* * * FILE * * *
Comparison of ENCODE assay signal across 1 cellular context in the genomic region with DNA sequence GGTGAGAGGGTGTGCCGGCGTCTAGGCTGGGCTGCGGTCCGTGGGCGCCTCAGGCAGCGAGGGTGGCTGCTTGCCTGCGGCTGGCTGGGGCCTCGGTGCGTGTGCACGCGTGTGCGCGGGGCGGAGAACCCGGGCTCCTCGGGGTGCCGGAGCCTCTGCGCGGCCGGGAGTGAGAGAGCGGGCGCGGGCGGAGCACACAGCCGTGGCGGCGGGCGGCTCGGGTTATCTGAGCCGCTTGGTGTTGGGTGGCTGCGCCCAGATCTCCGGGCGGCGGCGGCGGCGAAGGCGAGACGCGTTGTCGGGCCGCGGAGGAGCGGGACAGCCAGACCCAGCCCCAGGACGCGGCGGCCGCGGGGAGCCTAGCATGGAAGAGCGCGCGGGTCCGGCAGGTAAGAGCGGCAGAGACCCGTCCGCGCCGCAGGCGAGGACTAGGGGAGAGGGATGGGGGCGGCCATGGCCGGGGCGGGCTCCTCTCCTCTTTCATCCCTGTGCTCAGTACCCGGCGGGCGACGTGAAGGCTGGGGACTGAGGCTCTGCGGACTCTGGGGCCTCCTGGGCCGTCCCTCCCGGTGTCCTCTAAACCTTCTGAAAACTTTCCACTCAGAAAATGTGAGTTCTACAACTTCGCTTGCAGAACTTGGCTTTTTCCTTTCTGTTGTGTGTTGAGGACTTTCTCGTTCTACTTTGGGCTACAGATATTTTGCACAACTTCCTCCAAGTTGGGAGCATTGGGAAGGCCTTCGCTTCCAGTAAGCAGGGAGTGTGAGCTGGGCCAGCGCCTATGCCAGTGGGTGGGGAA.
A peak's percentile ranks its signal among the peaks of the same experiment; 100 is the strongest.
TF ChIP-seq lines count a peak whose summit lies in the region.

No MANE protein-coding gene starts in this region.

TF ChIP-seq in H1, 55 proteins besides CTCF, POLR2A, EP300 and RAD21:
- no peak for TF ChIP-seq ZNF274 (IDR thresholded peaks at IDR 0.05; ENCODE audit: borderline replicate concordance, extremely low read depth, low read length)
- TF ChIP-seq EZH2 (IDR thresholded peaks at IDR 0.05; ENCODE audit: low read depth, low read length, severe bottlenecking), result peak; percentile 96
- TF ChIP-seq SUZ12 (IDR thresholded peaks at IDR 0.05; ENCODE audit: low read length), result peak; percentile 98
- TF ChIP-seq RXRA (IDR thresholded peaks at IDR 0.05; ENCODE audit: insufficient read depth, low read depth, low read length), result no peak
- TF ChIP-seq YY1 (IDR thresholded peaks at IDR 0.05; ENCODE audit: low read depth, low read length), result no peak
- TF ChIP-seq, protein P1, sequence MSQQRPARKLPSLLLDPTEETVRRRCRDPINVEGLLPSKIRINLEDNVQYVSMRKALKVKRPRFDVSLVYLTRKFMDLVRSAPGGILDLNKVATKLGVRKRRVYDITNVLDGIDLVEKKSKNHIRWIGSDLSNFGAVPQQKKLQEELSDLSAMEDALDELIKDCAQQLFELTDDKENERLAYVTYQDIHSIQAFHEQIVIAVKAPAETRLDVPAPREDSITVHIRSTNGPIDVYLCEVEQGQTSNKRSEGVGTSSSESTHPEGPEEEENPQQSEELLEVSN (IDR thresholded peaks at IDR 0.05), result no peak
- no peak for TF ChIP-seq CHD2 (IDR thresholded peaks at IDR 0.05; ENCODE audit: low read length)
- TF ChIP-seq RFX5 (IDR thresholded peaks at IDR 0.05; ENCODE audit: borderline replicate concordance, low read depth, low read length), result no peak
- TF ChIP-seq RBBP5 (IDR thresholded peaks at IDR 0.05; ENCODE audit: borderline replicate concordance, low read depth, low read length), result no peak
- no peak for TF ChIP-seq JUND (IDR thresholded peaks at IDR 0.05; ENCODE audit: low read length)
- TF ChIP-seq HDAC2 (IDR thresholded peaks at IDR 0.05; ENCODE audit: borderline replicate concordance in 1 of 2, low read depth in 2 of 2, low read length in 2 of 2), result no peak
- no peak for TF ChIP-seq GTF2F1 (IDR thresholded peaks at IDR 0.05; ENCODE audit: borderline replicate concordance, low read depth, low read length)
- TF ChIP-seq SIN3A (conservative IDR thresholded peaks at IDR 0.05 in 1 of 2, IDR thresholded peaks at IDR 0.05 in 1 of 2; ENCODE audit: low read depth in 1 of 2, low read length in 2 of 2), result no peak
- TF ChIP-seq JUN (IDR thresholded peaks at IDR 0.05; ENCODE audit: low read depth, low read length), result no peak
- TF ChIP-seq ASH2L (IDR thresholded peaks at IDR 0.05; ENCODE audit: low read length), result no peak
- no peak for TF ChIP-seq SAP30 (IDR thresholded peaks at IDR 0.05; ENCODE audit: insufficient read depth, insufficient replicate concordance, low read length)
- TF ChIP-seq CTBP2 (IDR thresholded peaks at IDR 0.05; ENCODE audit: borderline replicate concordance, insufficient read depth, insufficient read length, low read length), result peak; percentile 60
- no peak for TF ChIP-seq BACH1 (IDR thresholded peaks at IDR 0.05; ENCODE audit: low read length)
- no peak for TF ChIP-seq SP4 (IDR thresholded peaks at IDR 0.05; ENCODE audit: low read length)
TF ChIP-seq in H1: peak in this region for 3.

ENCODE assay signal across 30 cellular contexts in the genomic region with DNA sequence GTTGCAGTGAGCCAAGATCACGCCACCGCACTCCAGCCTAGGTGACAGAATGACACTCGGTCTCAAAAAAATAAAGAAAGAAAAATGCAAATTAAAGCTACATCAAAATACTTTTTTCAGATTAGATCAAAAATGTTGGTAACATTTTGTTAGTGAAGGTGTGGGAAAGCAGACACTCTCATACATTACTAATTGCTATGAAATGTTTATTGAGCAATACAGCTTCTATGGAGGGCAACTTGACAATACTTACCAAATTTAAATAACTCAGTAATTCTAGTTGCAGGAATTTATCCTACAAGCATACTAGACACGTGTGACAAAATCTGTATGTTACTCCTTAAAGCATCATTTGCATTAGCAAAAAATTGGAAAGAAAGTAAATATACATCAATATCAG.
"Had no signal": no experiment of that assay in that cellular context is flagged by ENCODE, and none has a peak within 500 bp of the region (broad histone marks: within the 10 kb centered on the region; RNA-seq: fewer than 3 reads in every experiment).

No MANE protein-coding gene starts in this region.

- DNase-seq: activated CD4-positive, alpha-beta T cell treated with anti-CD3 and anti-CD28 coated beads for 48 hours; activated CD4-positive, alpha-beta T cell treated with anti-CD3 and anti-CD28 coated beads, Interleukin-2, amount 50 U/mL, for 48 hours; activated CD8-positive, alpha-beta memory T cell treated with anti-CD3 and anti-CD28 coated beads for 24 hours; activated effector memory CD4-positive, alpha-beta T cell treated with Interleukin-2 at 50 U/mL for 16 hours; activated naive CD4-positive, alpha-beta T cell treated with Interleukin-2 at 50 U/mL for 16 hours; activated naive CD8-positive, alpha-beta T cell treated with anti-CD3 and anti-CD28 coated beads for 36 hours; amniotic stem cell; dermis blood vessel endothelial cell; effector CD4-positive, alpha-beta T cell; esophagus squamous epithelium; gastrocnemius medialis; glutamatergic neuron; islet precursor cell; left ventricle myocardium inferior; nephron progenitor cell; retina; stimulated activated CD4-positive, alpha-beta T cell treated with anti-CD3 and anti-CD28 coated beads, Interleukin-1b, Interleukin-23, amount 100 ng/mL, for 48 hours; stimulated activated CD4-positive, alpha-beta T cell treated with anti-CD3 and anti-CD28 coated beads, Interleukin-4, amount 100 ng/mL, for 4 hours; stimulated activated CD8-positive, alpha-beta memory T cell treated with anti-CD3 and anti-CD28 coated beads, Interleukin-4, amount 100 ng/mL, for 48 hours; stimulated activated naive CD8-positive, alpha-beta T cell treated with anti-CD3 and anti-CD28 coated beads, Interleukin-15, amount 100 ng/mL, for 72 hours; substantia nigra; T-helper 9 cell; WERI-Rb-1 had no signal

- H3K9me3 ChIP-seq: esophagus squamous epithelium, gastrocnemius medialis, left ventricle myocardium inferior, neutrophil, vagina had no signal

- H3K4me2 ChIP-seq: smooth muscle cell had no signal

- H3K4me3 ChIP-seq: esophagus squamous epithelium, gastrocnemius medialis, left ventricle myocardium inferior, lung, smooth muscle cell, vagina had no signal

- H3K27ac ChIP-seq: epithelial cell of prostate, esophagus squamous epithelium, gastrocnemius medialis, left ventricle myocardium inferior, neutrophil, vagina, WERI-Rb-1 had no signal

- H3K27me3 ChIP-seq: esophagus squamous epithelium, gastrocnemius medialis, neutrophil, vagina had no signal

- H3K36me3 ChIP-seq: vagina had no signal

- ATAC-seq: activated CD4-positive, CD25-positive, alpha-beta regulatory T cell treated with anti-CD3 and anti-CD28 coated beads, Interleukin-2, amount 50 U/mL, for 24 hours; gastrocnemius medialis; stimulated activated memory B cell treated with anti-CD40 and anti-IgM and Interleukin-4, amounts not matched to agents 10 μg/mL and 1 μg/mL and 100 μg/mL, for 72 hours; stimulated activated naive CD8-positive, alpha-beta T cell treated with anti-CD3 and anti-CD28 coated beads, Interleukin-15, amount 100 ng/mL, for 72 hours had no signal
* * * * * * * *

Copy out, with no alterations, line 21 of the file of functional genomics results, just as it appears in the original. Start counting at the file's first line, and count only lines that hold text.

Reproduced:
- no peak for TF ChIP-seq SAP30 (IDR thresholded peaks at IDR 0.05; ENCODE audit: insufficient read depth, insufficient replicate concordance, low read length)